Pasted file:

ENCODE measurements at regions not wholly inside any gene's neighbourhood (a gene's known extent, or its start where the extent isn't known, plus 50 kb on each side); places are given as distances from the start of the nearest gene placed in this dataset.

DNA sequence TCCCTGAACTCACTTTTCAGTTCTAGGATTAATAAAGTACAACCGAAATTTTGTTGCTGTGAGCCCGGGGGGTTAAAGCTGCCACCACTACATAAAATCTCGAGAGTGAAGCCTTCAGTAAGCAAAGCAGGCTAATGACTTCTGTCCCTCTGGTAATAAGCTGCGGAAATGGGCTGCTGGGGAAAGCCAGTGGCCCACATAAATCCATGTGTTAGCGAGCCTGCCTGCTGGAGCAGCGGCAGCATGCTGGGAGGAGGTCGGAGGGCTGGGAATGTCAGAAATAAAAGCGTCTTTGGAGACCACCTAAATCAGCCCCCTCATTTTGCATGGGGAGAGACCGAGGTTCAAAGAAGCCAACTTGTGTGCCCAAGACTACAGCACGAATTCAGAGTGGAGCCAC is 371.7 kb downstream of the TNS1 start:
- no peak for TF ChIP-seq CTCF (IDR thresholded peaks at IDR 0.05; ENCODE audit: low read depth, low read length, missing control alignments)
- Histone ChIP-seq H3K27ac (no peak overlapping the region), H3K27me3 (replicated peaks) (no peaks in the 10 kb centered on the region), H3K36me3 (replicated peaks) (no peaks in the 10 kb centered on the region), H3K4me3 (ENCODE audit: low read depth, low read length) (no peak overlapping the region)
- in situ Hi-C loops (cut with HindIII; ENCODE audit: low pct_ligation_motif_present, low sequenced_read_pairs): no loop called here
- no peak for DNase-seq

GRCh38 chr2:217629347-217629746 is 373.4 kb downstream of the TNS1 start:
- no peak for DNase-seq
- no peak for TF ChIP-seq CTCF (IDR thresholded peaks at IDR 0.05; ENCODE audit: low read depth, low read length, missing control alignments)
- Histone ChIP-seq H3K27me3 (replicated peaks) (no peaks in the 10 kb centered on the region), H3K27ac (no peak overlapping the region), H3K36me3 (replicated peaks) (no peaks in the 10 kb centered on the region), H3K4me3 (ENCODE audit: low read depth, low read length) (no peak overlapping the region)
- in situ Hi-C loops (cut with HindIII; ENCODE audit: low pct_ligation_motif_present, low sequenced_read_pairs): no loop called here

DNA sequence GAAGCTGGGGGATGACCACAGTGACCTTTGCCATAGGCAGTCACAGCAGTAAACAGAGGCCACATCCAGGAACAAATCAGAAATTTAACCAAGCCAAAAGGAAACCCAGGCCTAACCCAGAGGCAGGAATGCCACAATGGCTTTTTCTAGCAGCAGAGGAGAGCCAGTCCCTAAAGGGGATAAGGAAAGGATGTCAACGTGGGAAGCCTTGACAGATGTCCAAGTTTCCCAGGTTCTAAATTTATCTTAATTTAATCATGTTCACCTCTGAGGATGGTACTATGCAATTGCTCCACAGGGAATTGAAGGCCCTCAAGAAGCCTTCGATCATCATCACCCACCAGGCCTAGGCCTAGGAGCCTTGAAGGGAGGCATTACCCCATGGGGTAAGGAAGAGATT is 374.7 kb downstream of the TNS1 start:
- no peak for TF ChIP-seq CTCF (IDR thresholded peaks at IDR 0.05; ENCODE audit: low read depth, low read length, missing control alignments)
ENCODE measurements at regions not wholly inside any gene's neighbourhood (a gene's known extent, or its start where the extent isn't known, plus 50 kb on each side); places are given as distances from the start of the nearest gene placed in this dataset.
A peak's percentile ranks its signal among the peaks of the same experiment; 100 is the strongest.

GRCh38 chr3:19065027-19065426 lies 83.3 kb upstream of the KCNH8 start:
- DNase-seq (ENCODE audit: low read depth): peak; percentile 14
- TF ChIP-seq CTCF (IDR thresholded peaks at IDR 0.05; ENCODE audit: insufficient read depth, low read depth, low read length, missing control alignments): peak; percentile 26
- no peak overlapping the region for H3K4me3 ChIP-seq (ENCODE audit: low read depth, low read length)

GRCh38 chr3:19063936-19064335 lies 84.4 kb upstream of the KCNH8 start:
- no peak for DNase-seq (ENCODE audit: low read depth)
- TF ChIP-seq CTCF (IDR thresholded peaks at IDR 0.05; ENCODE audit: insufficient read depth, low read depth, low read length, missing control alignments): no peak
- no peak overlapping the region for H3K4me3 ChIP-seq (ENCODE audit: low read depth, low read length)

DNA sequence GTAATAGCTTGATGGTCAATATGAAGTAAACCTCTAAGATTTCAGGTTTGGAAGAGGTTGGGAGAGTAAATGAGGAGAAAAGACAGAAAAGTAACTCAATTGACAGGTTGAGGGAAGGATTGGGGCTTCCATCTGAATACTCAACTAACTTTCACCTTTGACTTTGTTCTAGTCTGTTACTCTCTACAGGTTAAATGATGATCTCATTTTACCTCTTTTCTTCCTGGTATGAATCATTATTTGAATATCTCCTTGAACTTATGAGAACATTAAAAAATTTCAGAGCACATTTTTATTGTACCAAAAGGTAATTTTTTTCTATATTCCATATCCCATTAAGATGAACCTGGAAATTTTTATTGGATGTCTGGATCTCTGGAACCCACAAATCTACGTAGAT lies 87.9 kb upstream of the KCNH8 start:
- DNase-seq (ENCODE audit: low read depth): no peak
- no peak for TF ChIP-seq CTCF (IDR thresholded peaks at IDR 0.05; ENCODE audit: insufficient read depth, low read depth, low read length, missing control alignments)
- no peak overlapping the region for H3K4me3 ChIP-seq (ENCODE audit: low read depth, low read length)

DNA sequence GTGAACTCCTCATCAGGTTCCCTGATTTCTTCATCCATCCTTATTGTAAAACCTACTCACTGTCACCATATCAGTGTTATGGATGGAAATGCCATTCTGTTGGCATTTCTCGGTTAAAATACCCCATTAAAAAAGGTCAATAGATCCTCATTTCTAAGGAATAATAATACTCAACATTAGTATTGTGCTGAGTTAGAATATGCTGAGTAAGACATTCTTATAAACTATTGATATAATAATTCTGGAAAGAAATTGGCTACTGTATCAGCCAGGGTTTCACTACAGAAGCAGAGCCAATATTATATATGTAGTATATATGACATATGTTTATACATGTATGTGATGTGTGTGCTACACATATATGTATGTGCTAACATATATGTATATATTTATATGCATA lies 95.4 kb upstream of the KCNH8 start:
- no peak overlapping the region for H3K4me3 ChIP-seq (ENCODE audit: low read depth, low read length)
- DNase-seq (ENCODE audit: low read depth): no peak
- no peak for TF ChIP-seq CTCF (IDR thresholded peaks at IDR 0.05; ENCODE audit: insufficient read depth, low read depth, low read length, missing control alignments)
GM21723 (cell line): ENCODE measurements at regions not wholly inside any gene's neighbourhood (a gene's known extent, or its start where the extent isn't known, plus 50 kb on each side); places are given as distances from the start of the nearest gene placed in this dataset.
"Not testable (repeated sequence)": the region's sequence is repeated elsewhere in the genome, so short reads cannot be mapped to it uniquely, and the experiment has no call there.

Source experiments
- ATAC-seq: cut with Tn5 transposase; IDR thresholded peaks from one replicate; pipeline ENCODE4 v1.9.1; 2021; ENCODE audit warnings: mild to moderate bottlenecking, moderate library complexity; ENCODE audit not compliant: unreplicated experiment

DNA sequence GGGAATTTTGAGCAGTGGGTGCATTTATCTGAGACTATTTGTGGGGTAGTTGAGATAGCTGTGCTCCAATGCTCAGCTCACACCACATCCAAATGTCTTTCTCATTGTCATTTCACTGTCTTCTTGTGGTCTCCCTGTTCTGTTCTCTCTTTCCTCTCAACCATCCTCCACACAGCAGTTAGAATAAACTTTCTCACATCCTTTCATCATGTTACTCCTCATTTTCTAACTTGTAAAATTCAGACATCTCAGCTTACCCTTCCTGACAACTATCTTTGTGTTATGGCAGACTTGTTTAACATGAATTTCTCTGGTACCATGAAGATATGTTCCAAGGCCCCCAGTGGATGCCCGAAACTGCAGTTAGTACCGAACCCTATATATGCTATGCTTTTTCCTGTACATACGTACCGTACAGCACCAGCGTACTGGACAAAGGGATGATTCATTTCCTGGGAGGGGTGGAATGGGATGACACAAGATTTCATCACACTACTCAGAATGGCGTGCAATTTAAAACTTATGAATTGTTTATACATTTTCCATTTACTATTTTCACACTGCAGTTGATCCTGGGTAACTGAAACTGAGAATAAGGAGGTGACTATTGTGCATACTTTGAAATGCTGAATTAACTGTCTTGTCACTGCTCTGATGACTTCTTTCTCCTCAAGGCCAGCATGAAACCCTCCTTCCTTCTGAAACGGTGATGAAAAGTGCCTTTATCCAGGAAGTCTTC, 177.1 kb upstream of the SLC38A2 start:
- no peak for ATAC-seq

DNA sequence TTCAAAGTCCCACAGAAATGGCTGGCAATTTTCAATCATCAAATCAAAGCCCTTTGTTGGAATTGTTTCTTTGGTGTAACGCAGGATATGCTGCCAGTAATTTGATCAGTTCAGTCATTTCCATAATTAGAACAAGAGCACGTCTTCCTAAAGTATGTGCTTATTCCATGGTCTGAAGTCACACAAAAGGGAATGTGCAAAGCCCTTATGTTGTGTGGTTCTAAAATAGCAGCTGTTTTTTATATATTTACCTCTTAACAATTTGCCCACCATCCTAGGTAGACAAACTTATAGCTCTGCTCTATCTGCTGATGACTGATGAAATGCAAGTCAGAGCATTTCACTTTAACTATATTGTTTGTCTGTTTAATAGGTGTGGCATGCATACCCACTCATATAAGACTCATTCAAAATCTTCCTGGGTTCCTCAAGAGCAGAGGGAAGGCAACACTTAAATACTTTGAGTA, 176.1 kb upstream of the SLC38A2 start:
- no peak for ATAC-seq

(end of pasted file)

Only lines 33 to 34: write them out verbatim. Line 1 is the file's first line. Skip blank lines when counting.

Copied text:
"Not testable (repeated sequence)": the region's sequence is repeated elsewhere in the genome, so short reads cannot be mapped to it uniquely, and the experiment has no call there.

Source experiments